Q. Did you expect to find that survival rate would be lower in shrimp in the biofloc system?

When we were performing the experiment, three different results could be expected: same or comparable survival rates between shrimp kept in clear seawater and in biofloc, lower survival rate in shrimp kept in clear water, or lower survival rate in shrimp kept in biofloc.

Since the biofloc technology has an appeal as a biosafe system and can also be considered as contributing to stimulate the immune system, we expected to observe higher survival rate in such conditions.

Although animals kept in biofloc may be less vulnerable to pathogenic infection due to a reduced chance of pathogens entering in the system, the WSSv infection can lead to high mortality, as well. It is still necessary to consider the management and biosecurity strategies, in order to avoid the entrance of pathogens.

Q. Why is this likely to have happened?

Due to the rich environment biofloc represents, in terms of presence of a rich microbiota, one can consider that the shrimp immune system is possibly greatly stimulated in a constant manner, with the defence responses at or close to their limit. With the entrance of a very virulent pathogen, such as WSSv, shrimp are not capable to cope with such a challenge, failing to display a suitable defence response.

Maybe facing a less virulent pathogen, shrimp kept in biofloc could respond better, and a higher survival would be observed.

Q. Despite high mortality, why was there a shrimp survivor in the biofloc unit?

Animals have variability in terms of genetic profile; probably the only shrimp survivor at 72 hours post infection in biofloc, and that did not show visible clinical signs, can be considered as less susceptible to WSSv infection.

Q. What do the transcript findings tell you about the shrimp´s response to White Spot?

The transcript findings show that regardless the system shrimps were kept in, there was no difference in gene expression between the systems. It was the viral infection that modulated the gene expression, not the systems. The analysis of a broader range of target genes is under progress but our first results indicate that calcium metabolism and protein turnover are affected by infection.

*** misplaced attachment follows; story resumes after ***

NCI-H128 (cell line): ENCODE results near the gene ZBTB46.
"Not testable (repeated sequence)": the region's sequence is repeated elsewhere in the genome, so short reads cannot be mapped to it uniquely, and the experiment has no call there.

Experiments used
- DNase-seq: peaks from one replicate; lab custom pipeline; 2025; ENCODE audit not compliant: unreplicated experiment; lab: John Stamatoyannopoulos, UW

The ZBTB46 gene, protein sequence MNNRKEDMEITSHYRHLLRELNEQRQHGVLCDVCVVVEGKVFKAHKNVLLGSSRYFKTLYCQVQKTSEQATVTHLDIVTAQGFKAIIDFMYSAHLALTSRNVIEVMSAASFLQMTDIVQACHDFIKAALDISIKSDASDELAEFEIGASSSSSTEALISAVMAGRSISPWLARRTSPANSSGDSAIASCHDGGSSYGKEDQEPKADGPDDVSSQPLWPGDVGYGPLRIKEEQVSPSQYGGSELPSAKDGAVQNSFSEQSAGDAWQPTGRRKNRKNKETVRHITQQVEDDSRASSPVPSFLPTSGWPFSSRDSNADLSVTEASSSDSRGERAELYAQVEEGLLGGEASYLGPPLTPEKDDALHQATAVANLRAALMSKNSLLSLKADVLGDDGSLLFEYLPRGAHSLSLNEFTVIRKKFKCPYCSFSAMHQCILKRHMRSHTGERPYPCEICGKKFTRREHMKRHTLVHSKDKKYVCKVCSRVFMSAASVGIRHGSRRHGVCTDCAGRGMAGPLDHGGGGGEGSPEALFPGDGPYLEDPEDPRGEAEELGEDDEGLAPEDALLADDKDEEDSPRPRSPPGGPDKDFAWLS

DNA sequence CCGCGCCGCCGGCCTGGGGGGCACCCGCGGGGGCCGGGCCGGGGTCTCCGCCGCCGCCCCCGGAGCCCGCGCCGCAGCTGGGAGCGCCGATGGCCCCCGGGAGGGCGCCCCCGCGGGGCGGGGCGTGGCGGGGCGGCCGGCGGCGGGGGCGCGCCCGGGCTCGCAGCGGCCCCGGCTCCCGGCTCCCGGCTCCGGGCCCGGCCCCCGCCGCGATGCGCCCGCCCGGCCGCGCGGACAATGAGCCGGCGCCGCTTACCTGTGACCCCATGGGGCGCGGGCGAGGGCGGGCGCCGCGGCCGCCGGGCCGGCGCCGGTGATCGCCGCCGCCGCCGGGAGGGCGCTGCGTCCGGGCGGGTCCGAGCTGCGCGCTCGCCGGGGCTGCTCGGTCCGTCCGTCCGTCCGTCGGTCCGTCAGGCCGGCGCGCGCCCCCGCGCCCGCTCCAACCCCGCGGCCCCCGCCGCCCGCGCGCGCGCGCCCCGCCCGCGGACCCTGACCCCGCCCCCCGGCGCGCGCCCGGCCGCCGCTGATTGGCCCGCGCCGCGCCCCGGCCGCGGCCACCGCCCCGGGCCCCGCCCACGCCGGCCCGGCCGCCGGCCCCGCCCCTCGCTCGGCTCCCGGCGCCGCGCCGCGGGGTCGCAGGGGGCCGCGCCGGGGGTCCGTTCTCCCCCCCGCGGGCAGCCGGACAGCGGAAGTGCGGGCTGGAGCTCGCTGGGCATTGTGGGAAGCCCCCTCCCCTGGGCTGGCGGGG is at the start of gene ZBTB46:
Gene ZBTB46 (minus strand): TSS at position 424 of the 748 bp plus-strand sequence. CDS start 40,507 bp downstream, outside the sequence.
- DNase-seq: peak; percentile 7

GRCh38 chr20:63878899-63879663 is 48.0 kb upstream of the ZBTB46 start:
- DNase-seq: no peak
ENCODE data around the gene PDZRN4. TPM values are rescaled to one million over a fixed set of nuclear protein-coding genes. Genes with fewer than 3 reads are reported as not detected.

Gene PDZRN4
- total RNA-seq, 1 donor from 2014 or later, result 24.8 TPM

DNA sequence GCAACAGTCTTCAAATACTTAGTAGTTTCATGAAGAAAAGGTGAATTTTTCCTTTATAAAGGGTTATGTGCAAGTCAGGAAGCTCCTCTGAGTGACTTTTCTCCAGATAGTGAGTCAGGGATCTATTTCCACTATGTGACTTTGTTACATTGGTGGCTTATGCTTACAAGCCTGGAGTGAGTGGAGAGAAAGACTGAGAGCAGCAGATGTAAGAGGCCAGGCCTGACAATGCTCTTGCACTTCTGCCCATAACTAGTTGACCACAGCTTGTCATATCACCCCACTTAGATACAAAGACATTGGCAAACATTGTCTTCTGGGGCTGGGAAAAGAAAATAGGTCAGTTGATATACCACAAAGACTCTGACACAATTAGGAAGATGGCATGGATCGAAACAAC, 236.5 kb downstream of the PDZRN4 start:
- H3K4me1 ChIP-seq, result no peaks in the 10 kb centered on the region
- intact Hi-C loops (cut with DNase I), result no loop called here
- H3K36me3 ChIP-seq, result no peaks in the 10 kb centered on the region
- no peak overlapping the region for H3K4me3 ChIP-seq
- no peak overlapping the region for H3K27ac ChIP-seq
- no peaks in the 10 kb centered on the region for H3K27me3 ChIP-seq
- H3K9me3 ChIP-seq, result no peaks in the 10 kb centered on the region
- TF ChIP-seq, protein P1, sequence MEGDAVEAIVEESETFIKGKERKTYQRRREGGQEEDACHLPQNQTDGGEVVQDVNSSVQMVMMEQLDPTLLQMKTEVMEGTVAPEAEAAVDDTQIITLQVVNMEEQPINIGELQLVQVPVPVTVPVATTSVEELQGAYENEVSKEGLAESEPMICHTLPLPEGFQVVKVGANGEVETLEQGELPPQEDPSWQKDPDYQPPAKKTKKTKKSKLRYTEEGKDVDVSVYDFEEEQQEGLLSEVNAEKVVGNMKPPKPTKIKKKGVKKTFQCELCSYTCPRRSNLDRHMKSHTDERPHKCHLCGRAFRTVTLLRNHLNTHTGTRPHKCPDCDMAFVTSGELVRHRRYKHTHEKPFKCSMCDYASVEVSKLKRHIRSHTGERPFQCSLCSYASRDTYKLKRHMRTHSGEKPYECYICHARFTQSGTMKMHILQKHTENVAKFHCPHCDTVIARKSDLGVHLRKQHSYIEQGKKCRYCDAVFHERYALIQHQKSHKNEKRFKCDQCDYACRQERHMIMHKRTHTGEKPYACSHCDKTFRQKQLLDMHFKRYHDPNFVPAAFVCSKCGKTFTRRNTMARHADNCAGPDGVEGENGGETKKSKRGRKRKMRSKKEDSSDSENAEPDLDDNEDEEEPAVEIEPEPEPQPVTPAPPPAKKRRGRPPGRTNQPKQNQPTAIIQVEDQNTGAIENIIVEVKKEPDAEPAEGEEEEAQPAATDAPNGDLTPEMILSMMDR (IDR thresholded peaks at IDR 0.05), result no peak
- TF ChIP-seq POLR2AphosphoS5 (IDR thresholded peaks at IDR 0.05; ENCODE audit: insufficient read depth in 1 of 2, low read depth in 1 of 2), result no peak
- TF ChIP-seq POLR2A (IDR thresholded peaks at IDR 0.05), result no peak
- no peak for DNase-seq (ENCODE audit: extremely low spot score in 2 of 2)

Q. Would shrimp kept in biofloc usually be more unlikely to have an outbreak of White Spotcompared with other shrimp farming methods?

Our results are based on a study performed in relatively small experimental units. Results in commercial farms could be different. However, based on our previous results we believe that against highly virulent pathogens, such as WSSv, shrimp kept in biofloc may display higher mortality. The producer that chooses the biofloc system should constantly be aware of the conditions regarding farm biosecurity, as well as monitoring animal health.

Q. How will the findings help shrimp farmers?

Identifying WSSv responsive genes in gills and other tissues of L. vannamei after viral infection under different cultivation systems may allow more precise studies about molecular and biochemical processes against viral infection, resulting in better animal health, productivity and evaluation of cultivation systems.


Lucy Towers

Lucy Towers
News Team - Editor

After graduating from The University of Sheffield, Lucy joined 5M in 2011 as part of the News Desk team. In 2012, she was promoted to editor of TheFishSite. With previous farming experience and a love for the great outdoors, Lucy has a passion for wildlife and the environment.